The General Assembly’s Public Safety and Security Committee gave the thumbs up Tuesday to a bill that increases the amount of training police officers receive regarding the use of excessive force, but they removed a section that would have mandated that officers wear body cameras.
Sen. Eric Coleman, D-Bloomfield, who worked on the bill with the leadership of the Public Safety Committee, said they excluded the section on body cameras after discussions with law enforcement.
The committee already approved a bill that would create a pilot program for body cameras. He said some of the concern with the section was related to the difficulties of this year’s budget. If the bill mandated the purchase of body cameras it would have had to go through the Appropriations Committee.
“It’s not that I don’t believe body cameras aren’t an important tool for the purposes of accountability of police officers, and as well to vindicate and validate the actions of a police officer,” Coleman said. “I think body cameras at some point in time will be utilized by police officers in order to justify some acts.”
Coleman said his main concern Tuesday was to help move the bill forward.
Rep. Joe Verrengia, D-West Hartford, a former police officer, said there is a place for body cameras in the future of police work, but “it’s a game changer in the profession.” He thanked Coleman for agreeing to move the section from the bill until police departments can get experience with the cameras and develop policies.
“Depending on the state you’re in, there’s no common policy,” Verrengia said.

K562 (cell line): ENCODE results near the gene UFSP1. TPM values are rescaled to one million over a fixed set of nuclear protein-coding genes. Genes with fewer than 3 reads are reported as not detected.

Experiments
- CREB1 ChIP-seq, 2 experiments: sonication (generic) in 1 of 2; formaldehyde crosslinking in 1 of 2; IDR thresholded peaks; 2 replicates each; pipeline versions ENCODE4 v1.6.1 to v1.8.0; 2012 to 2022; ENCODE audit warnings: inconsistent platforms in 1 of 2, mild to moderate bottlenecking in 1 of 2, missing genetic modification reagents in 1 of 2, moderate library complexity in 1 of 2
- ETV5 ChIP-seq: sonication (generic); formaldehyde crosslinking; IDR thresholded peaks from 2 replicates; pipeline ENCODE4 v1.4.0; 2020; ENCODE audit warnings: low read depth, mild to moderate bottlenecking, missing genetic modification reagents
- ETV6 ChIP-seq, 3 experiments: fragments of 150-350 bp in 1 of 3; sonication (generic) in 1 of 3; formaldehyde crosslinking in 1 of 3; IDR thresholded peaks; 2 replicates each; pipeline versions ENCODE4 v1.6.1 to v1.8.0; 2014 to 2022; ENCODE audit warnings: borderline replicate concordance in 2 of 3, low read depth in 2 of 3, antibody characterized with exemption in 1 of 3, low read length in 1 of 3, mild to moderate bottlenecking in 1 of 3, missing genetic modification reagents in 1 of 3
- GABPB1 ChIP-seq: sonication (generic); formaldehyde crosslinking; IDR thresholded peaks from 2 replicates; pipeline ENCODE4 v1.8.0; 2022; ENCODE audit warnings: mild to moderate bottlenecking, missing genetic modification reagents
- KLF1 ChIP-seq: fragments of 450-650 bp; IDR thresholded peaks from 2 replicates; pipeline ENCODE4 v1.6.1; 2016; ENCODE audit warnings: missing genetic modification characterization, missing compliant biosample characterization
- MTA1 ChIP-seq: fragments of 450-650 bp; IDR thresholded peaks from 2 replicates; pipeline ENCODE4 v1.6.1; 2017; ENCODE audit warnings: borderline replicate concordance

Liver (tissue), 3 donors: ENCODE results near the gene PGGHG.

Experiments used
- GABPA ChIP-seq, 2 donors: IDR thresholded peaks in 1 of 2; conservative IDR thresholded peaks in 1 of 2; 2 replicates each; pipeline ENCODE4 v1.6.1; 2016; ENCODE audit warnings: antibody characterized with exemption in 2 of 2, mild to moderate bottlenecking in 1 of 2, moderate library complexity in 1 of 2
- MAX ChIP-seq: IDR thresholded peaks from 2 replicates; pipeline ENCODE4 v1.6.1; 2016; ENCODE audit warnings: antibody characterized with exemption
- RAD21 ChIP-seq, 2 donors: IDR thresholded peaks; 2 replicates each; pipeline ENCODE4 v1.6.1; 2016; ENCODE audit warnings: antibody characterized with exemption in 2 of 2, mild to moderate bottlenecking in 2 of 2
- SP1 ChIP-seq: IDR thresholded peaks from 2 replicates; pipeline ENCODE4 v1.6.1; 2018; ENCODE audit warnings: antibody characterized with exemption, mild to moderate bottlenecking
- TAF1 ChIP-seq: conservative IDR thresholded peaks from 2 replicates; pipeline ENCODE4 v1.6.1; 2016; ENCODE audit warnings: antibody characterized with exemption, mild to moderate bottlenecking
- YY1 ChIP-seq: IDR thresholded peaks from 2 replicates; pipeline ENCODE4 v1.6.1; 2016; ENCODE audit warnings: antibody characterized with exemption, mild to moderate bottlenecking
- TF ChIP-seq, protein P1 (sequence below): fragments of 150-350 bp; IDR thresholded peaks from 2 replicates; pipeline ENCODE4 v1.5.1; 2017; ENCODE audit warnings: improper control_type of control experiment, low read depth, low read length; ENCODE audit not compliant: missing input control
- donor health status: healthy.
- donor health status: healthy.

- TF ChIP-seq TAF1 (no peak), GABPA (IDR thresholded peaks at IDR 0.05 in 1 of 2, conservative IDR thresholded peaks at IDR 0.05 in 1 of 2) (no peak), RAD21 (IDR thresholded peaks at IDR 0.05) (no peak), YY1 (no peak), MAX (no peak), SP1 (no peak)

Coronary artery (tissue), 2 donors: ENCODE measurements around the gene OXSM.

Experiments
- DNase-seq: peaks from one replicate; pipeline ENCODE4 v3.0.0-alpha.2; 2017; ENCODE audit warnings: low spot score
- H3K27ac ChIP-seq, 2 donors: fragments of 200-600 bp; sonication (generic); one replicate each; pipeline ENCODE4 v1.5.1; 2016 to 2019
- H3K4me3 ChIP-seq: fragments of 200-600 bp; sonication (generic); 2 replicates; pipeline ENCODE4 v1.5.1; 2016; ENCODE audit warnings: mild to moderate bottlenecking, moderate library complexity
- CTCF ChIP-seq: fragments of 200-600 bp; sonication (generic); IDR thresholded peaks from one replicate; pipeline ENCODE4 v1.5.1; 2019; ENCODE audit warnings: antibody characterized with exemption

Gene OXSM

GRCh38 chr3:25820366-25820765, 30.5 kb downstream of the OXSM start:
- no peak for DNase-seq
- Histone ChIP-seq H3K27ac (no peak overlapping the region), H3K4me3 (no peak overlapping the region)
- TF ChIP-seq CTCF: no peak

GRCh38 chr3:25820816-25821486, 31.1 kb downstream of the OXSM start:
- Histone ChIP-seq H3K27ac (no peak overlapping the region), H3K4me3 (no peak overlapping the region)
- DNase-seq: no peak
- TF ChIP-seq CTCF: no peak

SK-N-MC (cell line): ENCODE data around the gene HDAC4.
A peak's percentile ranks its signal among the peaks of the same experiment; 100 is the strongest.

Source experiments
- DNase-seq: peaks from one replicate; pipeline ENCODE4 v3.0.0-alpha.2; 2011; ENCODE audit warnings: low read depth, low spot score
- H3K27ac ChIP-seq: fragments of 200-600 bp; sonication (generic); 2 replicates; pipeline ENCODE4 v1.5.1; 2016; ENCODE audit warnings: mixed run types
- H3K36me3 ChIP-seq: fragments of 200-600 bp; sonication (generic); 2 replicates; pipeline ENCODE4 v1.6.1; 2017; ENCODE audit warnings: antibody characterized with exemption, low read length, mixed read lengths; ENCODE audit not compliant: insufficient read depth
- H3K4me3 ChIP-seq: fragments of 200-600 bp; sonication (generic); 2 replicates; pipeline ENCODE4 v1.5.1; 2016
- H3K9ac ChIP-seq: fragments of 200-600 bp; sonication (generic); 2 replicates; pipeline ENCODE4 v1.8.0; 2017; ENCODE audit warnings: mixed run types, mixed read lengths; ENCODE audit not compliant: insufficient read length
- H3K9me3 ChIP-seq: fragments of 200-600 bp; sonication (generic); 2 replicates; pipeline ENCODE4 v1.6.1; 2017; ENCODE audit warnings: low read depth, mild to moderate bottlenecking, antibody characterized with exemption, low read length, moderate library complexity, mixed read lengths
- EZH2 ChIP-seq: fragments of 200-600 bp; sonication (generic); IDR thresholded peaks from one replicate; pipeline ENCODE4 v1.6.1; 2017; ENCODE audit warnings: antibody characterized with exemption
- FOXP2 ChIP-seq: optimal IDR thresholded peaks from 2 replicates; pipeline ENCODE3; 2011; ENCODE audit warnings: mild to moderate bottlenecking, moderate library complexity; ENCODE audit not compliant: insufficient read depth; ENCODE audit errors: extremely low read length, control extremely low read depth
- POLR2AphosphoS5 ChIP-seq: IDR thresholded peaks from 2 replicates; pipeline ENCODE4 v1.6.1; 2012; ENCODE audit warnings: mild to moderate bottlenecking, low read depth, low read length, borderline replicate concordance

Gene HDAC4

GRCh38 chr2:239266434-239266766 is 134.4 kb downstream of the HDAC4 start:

Rep. Bruce Morris, D-Norwalk, who chairs the Black and Latino Caucus, said they are still in negotiations over the bill.
“I think at the end of the day we’re going to have a bill that everyone is going to get on board with,” Morris said.
Morris said that in light of what is happening in Baltimore, where a 25-year-old black man died in police custody, and what happens to black and brown men every day, getting police to wear body cameras is “critically important.”
“We don’t need a Ferguson, we don’t need a Baltimore here in Connecticut. But without body cameras that potential exists everyday,” Morris said.
Sen. Ed Gomes, D-Bridgeport, said some of his best friends are cops, but he didn’t have to go all the way to “Ferguson or North Carolina or Baltimore to make a decision about what I think about law enforcement and excessive use of force.” He recalled the beating of a man in Bridgeport that was captured on video.
The Judiciary Committee, which Coleman chairs, is working to resurrect a billthat would have introduced penalties for police officers who try and stop members of the public from recording their activities on the job.